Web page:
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Charles IVES (1874-1954)
A Concord Symphony, orch. Henry Brant (1920/1995) [50:05]
I. Emerson [17:39]
II. Hawthorne [13:46]
III. The Alcotts [6:13]
IV. Thoreau [12:26]
Aaron COPLAND (1900-1990)
Organ Symphony [27:02]
I. Prelude: Andante [7:13]
II. Scherzo: Allegro molto [7:40]
III. Finale: Lento-Allegro moderato [12:08]
Paul Jacobs (organ)
San Francisco Symphony/Michael Tilson Thomas
rec. February 2010 (Ives), September 2010 (Copland), Davies Symphony Hall, San Francisco.
SFS MEDIA SFS 82193600382 [77:07]

Experience Classicsonline



As far as I can tell, this is only the second recording of Henry Brant’s orchestration of Charles Ives’ Concord Sonata. I reviewed an earlier release, conducted by Dennis Russell Davies, back in 2008. Rather than repeat myself in describing the work, I’ll refer readers to that original review, where I compare the orchestration to the original piano sonata.

For those interested in going further with this work, you can download the text of Charles Ives’ Essays Before a Sonata from Project Gutenberg.

I have a particular affinity for this work - the piano sonata version - being especially interested in the writers that Ives puts into music, and having some 15 recordings of the work. Performers of the Sonata can approach it in many ways, choosing to highlight the tempestuousness of certain parts (notably in the Emerson movement), focusing on the rhythmic aspects or choosing tempi that are either very fast or much slower. The recordings I have range from a speedy 38 minutes to a leisurely 62 minutes, with an average in the 45-50 minute range, or about the same tempo as this current recording.

When unleashed for orchestra, the Concord Sonata (or Symphony) takes on a new life. As I said in my previous review of the Dennis Russell Davies recording, “these are more accurately two completely different works rather one being simply a transcription of the other.” Michael Tilson Thomas has developed a “sound” with his San Francisco Symphony orchestra, a group of musicians he has been working with regularly for more than fifteen years, and with whom he has performed many twentieth century works. There is a certain naturalness to this recording, as though the orchestra is in its milieu, and a balance among the instruments that sounds nearly ideal. When the orchestra lets loose in the middle of the Hawthorne section - with blaring horns, punctuated by soft strings, then back to a cacophony of horns, then a marching band imploding - I just want to turn the volume up and be overwhelmed by the waves of sound.

The sound quality of this disc is excellent. The orchestra is spacious, and the full palette of instruments can be heard well no matter what the volume; as this work has a very wide range of volume, this is essential. The full, lush strings in the Alcotts section fill the soundscape, and the definition of the winds and strings at the beginning of the Thoreau section is clean and precise. There is one tiny problem, though, at the end of the work: applause. There is really no need to have applause at the end of a live recording of any classical work, if that applause can be edited out - which it can here. It stands merely as a reminder that the recording is live - one which, by the way, is unnecessary. It is almost insulting to reach the end of a work, feel the enjoyment of completion, and then be interrupted by such noise. If I’m in a concert hall, I expect it; on my stereo, I resent it. Why any sound engineer, or anyone else involved in a recording like this, would want to have five seconds of applause, is beyond me.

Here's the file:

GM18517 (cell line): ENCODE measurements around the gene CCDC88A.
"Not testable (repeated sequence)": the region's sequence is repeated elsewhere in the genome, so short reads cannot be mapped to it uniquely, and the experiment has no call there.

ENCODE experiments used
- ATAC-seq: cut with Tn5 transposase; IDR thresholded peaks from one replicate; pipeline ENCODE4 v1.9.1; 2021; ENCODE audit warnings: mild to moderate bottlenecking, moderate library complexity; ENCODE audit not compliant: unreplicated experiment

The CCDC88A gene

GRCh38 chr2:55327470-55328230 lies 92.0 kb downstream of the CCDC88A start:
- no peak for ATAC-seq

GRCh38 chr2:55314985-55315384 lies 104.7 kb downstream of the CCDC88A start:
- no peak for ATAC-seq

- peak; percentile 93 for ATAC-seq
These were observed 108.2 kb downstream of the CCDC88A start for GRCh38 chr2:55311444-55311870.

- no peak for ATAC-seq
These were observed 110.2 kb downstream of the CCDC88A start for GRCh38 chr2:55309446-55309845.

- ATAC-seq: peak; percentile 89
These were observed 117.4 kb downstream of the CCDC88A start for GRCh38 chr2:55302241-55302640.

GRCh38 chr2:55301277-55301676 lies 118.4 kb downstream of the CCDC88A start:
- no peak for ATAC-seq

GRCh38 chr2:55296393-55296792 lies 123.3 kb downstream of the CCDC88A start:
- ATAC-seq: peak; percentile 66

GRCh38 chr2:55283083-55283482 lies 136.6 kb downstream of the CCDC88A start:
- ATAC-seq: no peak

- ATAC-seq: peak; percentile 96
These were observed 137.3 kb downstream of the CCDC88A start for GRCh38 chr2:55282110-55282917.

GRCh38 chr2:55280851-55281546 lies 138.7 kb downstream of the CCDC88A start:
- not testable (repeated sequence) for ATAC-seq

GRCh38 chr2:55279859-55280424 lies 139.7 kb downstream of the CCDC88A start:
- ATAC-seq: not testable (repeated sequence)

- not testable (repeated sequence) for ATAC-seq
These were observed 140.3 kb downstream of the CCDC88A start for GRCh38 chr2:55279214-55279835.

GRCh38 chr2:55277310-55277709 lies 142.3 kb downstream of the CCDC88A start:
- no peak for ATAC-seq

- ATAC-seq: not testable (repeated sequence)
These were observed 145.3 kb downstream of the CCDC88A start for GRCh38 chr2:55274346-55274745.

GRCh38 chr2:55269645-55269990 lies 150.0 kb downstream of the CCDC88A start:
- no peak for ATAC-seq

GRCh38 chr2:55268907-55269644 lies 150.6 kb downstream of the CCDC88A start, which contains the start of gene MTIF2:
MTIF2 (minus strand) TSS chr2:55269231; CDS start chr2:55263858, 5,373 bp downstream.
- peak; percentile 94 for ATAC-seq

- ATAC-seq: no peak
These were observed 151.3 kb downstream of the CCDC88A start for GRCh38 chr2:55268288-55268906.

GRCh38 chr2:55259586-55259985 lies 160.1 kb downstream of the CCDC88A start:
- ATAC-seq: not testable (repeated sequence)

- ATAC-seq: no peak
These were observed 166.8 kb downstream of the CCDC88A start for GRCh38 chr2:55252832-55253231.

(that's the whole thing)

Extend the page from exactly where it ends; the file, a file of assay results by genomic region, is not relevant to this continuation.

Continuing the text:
While the head-liner on this disc is the Concord Symphony, this current recording does include another work, and no mean one at that: Aaron Copland’s Organ Symphony. An early work, premiered in 1925 when Copland was merely 23 years old, this was Copland’s first major composition. Copland later re-scored this as his Symphony No. 1. The three movements are all very different. In the first, light strings play a subtle melody, as the organ plays almost a continuo, but so quietly you can almost miss it. The second movement has a snappy tempo, and is rather dance-like at first, with the orchestra taking center-stage, swelling to monumental scale. The organ is, for the most part, in the background, being just another instrument in the orchestra, and not a solo role until the very end of this movement where it has a bit of presence. The final movement, Lento, begins with dense strings, and the organ finally becomes prominent, in full expression. Slow, loud chords are enough to shake the room you’re in, and I can imagine that, in the Davies Hall, where this was performed, the effect must have been impressive. As the movement proceeds, the orchestra becomes imposing and powerful, ending with a powerful punch. While melodically this is a simplistic work, the sound quality, as for the Ives, is excellent.

The Copland is a young composer’s work, and, compared to the refinement of Ives’ Concord Sonata - and the orchestration herein - is much less interesting. But the coupling of these two works presents two great American composers writing around the same time. Rather than just having the Concord Symphony on this disc, the addition is welcome. Compared to the Davies recording of the Concord Symphony, I’d give a few extra points to this current recording, if only for the sound quality which features better definition. But both are excellent. If you don’t know this work, and appreciate Ives, this current disc – coupled with the Copland - is essential.

Kirk McElhearn

Kirk McElhearn writes about more than just music on his blog Kirkville.

 

 

 

 

 

 

 

 

 

 

 

 

 

 

 

 

 

 

 

 

 

 

 

 

 

 

 

 

 

 

 

 

 

 

 

 

 

 

 

 

 

 

 

 

 

 

 

 

 

 

 

 

 

 

 

 

 

 

 

 

 

 

 


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